Here are several definitions of the word, STAMINA:
- Physical or moral strength to resist or withstand illness, fatigue, or hardship; endurance.
- Resistance to fatigue, illness, hardship, etc.; endurance
- The energy and strength for continuing to do something over a long period of time; power of sustained exertion, or resistance to hardship, illness etc.
I am certain that we all feel that our “stamina” has changed over time, with there being less and less of this our ages advance. Personally, when I think back to when I was in my 20’s and 30’s, I could stay up much later, work many more hours, exercise longer and in many other ways, display much more stamina than I can at age 66.
Physical and mental health contribute greatly to the subjective sensation of stamina. First, concerning mental health, depression and other mood disorders will tend to lower stamina, even in younger people.
Turning to the physical contribution, medical conditions and the medications used to treat these problems can markedly reduce stamina. I have seen many patients that developed “Long Covid” and these people describe an incredible diminution of their stamina from baseline. Heart disease, diabetes, chronic pain and other conditions will significantly lower stamina. Additionally, the medications used to address these conditions may have side effects that also lead to lower stamina.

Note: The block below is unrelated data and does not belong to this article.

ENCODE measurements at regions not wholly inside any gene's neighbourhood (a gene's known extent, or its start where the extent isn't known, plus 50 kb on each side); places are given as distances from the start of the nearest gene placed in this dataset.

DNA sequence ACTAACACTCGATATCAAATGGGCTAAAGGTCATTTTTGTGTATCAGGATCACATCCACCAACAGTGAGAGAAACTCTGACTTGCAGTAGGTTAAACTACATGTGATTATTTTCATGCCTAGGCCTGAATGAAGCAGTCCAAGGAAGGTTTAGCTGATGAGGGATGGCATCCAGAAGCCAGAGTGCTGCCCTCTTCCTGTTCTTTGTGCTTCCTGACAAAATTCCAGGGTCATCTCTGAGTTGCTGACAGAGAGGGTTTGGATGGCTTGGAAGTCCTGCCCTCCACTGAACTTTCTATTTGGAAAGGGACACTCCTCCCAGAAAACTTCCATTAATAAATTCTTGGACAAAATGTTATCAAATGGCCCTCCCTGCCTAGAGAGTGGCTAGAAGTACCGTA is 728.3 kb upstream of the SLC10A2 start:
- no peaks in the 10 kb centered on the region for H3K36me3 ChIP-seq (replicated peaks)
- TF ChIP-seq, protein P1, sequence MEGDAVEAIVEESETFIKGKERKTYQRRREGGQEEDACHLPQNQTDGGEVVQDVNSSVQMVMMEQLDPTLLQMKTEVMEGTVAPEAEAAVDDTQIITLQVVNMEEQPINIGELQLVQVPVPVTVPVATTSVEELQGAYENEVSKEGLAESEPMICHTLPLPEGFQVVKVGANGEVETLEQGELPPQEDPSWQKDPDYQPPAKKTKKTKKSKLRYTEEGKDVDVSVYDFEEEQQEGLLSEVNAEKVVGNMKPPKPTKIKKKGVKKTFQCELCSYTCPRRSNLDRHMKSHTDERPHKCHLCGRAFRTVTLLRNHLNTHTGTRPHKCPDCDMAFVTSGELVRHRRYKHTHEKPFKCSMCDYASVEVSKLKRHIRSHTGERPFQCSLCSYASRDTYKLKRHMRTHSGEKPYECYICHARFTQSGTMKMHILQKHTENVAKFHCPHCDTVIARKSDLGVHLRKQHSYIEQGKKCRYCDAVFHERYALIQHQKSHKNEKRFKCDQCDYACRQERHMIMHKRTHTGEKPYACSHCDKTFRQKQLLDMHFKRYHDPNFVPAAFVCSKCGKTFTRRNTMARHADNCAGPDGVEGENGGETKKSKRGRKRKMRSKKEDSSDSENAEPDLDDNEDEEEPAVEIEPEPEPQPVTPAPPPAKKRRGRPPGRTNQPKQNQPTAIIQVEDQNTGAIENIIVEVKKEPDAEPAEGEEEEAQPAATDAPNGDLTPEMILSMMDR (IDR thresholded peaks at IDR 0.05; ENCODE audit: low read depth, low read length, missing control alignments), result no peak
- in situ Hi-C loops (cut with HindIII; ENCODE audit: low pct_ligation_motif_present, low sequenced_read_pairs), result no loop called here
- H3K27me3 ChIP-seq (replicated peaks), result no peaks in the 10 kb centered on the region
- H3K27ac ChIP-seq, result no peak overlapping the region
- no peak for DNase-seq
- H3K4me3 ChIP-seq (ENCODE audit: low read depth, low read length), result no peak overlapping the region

One of the very first positive outcomes that our patients describe to us when they lose weight is the incredible increase in stamina they feel. Breathing mechanics, improved sleep, less pain and global improvement of their other symptoms lead to this heightened stamina.
One of the very best ways to increase your stamina is to shed the weight. We cannot turn the clocks back (well, not officially anymore) but we can get that scale number down. Stay focused on your weight control efforts!